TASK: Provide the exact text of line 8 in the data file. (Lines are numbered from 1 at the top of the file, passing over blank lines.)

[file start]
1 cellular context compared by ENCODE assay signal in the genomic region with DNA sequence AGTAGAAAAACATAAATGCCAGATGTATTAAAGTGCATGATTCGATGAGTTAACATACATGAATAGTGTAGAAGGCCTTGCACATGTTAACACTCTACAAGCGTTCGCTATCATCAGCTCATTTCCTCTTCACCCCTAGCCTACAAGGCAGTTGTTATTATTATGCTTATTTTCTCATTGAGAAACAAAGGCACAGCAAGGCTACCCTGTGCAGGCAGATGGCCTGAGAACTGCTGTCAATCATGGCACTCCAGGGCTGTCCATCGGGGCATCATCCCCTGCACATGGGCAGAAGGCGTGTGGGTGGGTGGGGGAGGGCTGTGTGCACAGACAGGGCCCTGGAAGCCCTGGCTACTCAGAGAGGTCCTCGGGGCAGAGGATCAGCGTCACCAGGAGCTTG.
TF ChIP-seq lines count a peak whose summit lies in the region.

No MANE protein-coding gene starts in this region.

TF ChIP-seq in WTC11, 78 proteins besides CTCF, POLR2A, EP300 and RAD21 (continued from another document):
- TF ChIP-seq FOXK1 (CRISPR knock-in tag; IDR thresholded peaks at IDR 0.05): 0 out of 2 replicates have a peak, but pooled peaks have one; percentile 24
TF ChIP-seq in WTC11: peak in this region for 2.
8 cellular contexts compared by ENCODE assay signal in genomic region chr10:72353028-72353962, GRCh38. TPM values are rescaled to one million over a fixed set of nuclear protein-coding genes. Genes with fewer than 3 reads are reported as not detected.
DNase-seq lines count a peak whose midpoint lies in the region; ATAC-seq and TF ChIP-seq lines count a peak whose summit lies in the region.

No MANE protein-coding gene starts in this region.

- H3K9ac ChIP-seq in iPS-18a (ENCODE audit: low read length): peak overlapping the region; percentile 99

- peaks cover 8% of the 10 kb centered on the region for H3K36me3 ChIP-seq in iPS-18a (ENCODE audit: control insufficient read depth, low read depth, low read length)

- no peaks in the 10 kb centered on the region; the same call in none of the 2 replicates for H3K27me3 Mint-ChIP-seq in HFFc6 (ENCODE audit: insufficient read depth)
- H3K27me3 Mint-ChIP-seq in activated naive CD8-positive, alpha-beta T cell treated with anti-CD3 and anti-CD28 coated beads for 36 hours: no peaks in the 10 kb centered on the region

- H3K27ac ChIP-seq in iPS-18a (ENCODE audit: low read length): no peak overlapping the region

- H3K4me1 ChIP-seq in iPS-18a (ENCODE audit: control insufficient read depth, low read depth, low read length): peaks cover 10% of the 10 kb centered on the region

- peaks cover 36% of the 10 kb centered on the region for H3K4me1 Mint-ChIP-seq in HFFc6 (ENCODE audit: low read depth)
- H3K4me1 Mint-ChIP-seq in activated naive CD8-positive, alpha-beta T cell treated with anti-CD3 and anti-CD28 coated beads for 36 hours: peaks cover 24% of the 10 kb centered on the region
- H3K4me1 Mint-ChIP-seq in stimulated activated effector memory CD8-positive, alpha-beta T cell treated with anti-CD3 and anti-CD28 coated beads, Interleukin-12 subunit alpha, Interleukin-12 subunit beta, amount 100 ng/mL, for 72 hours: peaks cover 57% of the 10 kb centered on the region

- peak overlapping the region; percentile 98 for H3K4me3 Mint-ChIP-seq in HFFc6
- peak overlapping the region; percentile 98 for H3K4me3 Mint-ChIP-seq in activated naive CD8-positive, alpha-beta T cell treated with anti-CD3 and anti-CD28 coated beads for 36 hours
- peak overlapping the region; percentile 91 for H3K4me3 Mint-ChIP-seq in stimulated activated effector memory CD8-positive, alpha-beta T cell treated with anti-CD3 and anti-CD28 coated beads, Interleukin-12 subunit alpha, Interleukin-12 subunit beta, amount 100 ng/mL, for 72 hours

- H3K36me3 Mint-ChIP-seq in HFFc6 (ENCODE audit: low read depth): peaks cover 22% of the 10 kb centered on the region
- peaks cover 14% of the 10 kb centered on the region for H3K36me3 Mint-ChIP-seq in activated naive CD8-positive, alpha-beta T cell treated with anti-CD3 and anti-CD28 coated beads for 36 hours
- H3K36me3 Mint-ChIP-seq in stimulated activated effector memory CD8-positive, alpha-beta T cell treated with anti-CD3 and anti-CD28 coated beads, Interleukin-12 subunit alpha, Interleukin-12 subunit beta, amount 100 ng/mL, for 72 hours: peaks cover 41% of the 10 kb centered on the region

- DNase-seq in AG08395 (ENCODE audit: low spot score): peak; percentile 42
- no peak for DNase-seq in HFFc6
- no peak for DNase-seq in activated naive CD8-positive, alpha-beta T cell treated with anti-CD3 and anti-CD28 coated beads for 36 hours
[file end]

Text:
DNase-seq lines count a peak whose midpoint lies in the region; ATAC-seq and TF ChIP-seq lines count a peak whose summit lies in the region.